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church, they might chance to lose them, de“ tained their priests from complaining of these

people, who in every thing else had shewn them“ selves to be honest men, and who had enriched “ the whole country, even the priests themselves. “ Thus were they maintained by their lords

against all envy; and that, notwithstanding the

priests, until the year 1560, at which time they “ could no longer defend them against the pope's " thunderbolts."

My apology for inserting this extended extract will be found in its characteristic simplicity, and in the fact that it contains whatever is known respecting a numerous and interesting people through an interval of nearly two centuries. Ten years had scarcely passed, since this emigration from the valley of Pragela and Dauphine, when the Waldenses of those districts, and such as were scattered through Ambrun, Vienna, Geneva, Savoy, and Avignon, with their neighbouring provinces, were assailed by persecution. Clement, the anti-pope, whose contest with Urban the sixth, had proved so favorable to the cause of the reformed opinions as promulgated by Wycliffe, had fixed his residence at Avignon ; and in the year 1380, he empowered the mendicant, Francis Borelli to make inquisition for heresy through the french territories, and those of the allies of France. The prelates within those limits, --for there alone was the authority of Clement admitted, -were required to aid the zeal of the friar, that no diocese might be found a resting place to the proscribed Waldensian. Borelli opened his

4 Perrin, Hist. c. v.


commission at Ambrun, by calling upon the inha- CHAP. bitants of Erassiniere, of Argentier, and of the valley Pute, to appear before him, under pain of excommunication. The summons

was disregarded, and “the last, and most direful excom“munication of offenders," was pronounced. From the year 1380, to the year 1393, the mendicant continued to exercise his authority with the same pitiless severity. The goods of such as were convicted, were divided ; two-thirds to the clergy, and one to the magistrate; and all persons, as they would avoid the penalties denounced against the favorers of heretics, were forbidden to hold the remotest intercourse with them; or to perform in their behalf, the humblest service of humanity. The heretic, himself, if a priest, was deprived of his benefice and of his office; if a layman, his will became invalid, his inheritance lost, and along with it every virtue which the sacraments were supposed to convey, together with the rights of sepulture. Nor were these attempts to crush the race which had so long protested against the corruptions of the mystical Babylon, without some appearance of suc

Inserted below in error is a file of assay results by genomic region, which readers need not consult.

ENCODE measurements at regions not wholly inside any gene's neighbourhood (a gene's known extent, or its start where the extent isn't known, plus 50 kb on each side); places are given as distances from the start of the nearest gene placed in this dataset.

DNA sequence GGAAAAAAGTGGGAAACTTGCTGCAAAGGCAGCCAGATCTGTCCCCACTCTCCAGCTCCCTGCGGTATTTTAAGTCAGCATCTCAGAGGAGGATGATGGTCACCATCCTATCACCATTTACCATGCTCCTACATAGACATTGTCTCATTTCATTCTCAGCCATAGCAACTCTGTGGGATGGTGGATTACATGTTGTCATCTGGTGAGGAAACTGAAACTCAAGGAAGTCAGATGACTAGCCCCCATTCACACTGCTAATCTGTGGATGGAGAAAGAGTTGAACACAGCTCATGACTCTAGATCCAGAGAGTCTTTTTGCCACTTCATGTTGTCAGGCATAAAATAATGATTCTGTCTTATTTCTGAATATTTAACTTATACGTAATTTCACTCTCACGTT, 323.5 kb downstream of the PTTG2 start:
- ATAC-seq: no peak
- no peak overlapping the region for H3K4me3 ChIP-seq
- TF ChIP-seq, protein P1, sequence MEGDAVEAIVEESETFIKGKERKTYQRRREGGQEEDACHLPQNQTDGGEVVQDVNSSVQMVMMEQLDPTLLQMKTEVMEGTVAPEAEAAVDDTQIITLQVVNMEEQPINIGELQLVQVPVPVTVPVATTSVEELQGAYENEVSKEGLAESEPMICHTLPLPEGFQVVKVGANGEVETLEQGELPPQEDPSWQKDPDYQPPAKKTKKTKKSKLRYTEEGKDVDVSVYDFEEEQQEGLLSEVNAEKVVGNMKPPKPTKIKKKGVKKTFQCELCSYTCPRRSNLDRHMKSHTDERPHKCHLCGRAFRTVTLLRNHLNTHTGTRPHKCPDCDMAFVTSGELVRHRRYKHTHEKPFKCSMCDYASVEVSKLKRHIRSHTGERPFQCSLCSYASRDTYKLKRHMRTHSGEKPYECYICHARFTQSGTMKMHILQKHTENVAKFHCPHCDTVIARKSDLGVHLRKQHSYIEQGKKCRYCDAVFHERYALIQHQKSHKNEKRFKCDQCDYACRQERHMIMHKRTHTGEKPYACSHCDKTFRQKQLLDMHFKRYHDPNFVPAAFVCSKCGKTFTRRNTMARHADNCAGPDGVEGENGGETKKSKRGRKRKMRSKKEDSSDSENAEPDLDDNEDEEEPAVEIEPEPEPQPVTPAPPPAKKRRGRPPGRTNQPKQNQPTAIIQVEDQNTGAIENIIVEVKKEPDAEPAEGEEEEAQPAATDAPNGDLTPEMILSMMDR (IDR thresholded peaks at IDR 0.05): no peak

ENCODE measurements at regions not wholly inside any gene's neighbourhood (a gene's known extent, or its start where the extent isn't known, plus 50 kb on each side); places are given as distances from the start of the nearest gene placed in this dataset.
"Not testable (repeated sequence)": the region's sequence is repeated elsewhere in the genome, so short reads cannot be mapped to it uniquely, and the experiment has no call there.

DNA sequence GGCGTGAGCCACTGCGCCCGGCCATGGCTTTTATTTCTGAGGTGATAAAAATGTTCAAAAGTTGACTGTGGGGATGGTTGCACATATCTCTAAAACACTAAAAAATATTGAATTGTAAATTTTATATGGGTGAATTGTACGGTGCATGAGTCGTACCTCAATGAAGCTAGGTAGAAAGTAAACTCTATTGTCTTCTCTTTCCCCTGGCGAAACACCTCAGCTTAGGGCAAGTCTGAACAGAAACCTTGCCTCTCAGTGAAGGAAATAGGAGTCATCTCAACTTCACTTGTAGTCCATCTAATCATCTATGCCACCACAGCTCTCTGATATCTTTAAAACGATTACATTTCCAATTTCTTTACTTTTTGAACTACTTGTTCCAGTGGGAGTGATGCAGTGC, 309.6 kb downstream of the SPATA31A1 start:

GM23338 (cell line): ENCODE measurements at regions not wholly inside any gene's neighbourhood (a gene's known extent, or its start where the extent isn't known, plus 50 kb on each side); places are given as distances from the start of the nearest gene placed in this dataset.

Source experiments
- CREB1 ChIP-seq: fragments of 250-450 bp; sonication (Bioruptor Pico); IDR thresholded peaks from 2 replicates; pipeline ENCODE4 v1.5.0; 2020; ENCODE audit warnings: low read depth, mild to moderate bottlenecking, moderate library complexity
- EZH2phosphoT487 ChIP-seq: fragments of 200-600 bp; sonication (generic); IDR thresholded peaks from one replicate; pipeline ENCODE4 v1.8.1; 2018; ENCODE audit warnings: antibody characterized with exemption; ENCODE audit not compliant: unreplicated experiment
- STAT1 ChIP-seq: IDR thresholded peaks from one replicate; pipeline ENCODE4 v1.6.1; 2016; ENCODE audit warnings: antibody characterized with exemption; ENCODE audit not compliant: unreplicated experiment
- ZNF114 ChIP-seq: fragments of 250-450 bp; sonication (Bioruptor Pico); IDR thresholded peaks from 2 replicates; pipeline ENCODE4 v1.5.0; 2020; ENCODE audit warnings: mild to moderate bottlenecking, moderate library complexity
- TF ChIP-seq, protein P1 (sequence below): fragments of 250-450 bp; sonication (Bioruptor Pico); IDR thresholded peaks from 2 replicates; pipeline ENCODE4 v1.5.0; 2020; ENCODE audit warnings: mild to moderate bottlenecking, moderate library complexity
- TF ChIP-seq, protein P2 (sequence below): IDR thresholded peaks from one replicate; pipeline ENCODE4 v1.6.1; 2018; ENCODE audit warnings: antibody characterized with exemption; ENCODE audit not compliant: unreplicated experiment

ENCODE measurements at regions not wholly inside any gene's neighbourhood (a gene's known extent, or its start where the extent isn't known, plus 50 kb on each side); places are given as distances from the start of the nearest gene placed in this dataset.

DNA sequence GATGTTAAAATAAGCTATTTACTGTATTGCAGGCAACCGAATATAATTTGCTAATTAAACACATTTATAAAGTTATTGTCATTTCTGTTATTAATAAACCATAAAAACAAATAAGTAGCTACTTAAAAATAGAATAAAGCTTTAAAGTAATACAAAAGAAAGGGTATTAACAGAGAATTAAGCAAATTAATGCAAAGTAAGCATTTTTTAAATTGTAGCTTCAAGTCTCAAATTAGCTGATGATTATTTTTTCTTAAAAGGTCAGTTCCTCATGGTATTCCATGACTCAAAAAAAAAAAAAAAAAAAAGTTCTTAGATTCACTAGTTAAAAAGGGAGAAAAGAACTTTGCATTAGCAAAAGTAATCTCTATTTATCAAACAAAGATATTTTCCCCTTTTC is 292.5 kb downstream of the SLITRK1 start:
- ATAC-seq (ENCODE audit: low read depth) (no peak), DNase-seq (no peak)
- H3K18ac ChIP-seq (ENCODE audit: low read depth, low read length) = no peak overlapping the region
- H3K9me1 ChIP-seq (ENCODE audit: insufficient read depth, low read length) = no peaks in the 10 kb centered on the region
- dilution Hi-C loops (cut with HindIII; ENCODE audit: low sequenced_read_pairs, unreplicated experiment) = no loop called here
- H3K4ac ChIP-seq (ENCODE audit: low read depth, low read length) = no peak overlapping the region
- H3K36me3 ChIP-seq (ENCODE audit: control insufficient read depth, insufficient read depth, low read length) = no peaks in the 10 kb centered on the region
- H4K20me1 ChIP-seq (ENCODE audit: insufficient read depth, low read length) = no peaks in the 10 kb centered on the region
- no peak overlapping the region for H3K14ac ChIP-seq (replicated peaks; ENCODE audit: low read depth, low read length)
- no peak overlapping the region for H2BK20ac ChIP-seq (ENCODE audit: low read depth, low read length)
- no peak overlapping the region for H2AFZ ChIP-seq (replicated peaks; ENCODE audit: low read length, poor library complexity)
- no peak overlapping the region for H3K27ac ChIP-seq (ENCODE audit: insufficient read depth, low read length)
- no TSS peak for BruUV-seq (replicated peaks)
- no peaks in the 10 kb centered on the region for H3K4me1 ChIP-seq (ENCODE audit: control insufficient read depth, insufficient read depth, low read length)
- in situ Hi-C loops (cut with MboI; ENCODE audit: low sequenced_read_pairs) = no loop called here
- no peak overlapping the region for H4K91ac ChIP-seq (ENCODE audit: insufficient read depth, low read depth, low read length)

In the valley Pute alone, the names of a hundred and fifty men were preserved as those of persons who had fallen into the hands of the emissaries of Clement, and who had sealed their faith with their blood ; not to mention “ divers

women with many of their sons and daughters - well stricken in years.

While the disciples of Peter Waldo, were thus



• Ibid. c. jii.


CHAP. variously diffused through the provinces of Ger

many, of France, and of Italy itself; there is evidence that they were not unknown in Poland, in Spain, in Bohemia, and along the farthest shores of the Adriatic. But in every locality the same vicissitudes attended them. In no few instances, the profits which arose from the confiscation of their property appears to have supplied the principal motive to persecution ;in others it resulted from that mixture of irritation and contempt that is not unfrequently produced by objects which if too insignificant to create alarm, are sufficiently important to prove an annoyance. Despised, however, as the feeble remnant of the Waldenses certainly was at this period, they were to do much toward preserving among the nations of the continent, the seeds of that momentous revolution which stands so prominently connected with the names of Wycliffe, Huss, and Luther.